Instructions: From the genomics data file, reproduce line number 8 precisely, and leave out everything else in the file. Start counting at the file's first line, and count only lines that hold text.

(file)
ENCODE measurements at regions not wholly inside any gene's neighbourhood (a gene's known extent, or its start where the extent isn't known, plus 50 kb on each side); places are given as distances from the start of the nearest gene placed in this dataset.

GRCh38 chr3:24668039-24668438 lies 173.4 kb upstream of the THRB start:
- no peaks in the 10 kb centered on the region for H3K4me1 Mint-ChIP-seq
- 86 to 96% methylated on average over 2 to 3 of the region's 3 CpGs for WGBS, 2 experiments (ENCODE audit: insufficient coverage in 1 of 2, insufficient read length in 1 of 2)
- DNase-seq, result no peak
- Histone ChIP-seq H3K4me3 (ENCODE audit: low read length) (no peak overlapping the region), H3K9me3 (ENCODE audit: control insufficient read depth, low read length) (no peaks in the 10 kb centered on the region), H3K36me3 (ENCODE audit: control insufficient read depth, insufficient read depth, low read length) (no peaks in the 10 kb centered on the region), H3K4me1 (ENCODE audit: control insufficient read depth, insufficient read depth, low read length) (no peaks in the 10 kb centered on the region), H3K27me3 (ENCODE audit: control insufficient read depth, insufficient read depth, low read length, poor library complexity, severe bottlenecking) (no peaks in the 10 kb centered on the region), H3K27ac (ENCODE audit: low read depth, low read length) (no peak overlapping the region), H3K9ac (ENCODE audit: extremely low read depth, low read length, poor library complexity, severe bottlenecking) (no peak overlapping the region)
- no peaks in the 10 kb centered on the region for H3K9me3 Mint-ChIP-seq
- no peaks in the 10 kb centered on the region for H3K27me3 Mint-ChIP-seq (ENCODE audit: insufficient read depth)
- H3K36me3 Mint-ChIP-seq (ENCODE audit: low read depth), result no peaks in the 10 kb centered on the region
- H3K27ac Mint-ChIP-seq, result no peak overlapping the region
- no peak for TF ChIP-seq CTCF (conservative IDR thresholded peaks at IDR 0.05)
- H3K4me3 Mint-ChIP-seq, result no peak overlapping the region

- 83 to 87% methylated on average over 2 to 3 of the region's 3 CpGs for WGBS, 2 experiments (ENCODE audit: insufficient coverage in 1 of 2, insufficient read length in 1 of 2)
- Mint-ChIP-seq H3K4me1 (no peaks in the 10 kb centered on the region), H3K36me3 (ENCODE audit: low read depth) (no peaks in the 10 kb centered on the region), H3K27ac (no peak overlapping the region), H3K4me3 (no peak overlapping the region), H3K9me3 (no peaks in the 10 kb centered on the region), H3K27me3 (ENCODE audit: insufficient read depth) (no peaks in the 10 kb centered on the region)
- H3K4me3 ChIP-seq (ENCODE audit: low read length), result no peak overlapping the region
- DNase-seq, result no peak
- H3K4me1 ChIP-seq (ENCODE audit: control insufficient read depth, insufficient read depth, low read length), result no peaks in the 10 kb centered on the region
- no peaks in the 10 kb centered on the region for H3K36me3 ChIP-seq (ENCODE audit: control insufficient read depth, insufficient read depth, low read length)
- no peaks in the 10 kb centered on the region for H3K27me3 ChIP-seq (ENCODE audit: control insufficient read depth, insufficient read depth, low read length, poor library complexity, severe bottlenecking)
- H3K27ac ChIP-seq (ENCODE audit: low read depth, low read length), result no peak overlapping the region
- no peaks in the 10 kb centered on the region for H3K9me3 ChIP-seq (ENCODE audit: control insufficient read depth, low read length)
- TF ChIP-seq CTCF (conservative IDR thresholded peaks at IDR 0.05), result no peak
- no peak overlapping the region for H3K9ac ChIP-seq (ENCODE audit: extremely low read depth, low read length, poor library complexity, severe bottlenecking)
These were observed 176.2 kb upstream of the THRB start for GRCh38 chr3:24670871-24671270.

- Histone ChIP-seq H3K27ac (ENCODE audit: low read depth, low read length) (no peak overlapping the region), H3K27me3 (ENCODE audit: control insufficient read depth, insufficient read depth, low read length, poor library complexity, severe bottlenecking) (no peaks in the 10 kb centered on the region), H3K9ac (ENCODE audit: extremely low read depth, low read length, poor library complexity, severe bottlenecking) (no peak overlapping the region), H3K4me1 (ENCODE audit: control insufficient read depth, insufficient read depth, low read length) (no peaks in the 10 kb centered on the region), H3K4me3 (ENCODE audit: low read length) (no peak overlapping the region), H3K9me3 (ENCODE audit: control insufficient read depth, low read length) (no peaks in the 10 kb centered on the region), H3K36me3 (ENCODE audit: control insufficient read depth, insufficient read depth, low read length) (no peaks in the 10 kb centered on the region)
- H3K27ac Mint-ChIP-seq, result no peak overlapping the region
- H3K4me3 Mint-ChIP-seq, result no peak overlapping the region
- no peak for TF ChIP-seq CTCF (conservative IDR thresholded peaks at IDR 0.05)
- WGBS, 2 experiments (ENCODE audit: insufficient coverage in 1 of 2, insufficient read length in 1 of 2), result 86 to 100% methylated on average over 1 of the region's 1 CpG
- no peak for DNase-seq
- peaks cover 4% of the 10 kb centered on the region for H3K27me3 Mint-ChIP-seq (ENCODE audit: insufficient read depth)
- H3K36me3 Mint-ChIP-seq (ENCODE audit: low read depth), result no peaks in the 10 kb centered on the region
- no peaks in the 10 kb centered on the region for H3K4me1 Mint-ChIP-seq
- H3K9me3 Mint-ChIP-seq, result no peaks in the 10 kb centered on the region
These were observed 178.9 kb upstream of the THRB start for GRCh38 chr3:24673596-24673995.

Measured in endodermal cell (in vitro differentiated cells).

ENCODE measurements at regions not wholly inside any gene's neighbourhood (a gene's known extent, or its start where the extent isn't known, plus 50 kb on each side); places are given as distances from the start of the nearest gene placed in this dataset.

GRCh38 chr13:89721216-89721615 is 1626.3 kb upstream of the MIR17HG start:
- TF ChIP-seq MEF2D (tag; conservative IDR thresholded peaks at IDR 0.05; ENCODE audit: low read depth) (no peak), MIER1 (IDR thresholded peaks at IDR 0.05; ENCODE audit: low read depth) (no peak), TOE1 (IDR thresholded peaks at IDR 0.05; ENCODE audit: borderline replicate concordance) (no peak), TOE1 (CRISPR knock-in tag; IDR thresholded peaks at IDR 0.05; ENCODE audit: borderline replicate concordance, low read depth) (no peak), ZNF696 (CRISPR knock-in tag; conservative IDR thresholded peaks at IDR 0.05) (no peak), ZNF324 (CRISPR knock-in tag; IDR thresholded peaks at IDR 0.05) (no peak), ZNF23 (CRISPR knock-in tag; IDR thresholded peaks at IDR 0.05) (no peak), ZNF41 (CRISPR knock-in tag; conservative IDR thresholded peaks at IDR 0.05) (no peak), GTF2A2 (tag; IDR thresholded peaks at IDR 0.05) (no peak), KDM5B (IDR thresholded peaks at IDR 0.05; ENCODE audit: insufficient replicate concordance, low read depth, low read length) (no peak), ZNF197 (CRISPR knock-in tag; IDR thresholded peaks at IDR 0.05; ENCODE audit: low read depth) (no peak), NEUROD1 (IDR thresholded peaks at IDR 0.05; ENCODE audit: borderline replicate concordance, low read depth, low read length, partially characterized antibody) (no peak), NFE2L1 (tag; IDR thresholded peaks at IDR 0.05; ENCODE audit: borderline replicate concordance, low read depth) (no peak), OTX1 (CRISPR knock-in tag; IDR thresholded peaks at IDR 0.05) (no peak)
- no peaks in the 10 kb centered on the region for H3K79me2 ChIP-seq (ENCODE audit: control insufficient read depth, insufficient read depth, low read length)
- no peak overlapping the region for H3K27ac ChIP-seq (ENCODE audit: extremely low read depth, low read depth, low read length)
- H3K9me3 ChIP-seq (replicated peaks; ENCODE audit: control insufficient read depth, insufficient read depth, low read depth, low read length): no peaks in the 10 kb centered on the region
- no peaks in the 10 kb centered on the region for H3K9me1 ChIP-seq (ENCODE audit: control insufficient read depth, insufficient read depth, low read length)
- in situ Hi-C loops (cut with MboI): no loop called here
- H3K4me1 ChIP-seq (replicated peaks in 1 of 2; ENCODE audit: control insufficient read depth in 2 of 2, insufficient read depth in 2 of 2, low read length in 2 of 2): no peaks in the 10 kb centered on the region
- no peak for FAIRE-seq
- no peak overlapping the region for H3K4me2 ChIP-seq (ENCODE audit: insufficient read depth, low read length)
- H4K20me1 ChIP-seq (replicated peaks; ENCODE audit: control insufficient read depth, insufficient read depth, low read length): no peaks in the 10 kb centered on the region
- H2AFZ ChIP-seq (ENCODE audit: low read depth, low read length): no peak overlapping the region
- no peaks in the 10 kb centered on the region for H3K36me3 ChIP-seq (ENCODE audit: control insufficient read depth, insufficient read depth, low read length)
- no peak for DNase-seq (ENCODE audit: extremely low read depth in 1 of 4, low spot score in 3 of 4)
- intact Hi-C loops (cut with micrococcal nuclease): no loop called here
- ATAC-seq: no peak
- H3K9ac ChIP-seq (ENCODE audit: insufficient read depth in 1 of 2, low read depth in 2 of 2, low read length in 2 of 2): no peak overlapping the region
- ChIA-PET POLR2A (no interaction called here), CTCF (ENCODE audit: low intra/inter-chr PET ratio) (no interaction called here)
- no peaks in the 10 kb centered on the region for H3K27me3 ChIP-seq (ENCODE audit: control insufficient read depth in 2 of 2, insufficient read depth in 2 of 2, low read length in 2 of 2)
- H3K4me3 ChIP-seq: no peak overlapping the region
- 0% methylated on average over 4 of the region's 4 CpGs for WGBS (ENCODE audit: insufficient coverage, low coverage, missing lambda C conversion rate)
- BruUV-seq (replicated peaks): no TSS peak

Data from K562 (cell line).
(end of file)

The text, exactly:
- no peaks in the 10 kb centered on the region for H3K27me3 Mint-ChIP-seq (ENCODE audit: insufficient read depth)